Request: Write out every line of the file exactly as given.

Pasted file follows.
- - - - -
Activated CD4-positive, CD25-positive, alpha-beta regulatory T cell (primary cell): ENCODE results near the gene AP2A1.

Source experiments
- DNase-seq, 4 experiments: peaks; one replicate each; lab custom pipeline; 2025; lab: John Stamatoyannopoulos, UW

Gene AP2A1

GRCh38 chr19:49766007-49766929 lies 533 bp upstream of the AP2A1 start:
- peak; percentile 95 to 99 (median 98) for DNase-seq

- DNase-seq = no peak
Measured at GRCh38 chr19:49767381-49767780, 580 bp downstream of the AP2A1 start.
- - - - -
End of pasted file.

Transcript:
Activated CD4-positive, CD25-positive, alpha-beta regulatory T cell (primary cell): ENCODE results near the gene AP2A1.

Source experiments
- DNase-seq, 4 experiments: peaks; one replicate each; lab custom pipeline; 2025; lab: John Stamatoyannopoulos, UW

Gene AP2A1

GRCh38 chr19:49766007-49766929 lies 533 bp upstream of the AP2A1 start:
- peak; percentile 95 to 99 (median 98) for DNase-seq

- DNase-seq = no peak
Measured at GRCh38 chr19:49767381-49767780, 580 bp downstream of the AP2A1 start.